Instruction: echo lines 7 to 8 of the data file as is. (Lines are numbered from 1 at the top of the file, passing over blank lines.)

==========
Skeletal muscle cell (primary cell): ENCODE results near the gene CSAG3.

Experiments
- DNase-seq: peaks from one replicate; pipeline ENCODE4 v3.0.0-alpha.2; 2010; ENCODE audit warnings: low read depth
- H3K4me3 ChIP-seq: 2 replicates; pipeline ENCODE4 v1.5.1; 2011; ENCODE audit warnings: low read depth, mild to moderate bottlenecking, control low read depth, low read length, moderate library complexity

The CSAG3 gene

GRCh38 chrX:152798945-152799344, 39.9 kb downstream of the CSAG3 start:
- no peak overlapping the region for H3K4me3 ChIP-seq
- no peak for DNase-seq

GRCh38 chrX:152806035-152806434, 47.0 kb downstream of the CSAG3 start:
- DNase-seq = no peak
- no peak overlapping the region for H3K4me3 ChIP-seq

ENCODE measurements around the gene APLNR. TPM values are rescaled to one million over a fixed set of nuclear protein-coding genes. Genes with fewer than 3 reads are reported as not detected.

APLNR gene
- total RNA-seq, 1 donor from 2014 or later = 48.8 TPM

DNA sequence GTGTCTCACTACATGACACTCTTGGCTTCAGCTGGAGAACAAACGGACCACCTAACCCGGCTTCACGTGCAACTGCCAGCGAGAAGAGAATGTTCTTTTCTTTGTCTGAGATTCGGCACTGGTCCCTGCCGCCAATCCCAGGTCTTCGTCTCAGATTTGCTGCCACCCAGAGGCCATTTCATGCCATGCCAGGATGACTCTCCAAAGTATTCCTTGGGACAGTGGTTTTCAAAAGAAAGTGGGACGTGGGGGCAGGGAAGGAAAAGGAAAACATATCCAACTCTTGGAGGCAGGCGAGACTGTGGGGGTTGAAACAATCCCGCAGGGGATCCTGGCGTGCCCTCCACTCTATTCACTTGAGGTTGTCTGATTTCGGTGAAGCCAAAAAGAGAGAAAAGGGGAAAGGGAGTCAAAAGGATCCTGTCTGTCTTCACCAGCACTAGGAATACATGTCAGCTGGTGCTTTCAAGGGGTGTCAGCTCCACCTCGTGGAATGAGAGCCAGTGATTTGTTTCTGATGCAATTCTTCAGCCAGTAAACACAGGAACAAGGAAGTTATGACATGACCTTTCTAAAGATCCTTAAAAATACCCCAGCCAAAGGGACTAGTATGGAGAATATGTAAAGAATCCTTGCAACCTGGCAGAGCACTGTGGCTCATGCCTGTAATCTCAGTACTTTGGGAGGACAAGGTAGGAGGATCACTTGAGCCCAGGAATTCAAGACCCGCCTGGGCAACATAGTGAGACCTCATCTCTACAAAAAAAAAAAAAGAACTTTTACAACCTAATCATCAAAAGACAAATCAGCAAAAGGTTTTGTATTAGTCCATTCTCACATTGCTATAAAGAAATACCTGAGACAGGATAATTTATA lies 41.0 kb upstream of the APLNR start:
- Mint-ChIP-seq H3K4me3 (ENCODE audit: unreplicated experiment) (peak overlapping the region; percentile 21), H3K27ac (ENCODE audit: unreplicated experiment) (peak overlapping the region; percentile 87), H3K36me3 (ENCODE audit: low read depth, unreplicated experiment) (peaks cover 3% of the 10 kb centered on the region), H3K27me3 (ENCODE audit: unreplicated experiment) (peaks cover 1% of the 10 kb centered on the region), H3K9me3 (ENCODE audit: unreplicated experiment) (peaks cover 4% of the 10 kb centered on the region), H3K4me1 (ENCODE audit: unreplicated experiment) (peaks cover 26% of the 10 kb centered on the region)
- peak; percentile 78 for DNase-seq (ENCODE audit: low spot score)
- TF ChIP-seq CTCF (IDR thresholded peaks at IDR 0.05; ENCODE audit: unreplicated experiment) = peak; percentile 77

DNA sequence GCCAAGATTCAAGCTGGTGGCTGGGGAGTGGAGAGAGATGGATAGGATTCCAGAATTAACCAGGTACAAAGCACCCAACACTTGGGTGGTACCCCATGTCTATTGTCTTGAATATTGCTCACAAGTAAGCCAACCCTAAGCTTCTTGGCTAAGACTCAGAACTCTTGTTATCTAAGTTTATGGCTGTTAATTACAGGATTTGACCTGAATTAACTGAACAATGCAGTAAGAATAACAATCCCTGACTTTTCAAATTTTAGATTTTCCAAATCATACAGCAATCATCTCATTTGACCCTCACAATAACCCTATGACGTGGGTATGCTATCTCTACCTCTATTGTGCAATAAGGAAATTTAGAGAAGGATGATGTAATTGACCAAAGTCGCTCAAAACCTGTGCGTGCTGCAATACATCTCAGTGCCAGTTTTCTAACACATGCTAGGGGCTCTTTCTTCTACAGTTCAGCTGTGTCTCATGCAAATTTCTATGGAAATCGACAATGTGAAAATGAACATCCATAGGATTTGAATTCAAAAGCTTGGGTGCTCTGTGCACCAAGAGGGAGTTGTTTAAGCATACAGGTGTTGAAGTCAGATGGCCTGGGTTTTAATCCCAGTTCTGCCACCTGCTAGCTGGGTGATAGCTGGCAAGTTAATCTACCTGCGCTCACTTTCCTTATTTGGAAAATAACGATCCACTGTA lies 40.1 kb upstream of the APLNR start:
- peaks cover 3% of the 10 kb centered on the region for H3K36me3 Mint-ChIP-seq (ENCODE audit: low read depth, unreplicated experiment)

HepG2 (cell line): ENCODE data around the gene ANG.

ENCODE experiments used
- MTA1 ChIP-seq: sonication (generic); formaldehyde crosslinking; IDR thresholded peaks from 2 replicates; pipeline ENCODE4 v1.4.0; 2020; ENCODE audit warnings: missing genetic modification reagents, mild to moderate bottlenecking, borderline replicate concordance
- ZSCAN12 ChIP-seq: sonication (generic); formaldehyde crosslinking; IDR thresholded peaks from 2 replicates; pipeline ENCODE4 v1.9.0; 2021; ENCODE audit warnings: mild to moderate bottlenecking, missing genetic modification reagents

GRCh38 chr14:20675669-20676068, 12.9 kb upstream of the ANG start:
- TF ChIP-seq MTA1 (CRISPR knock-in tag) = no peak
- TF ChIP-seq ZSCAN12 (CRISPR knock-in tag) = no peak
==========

- no peak overlapping the region for H3K4me3 ChIP-seq
- no peak for DNase-seq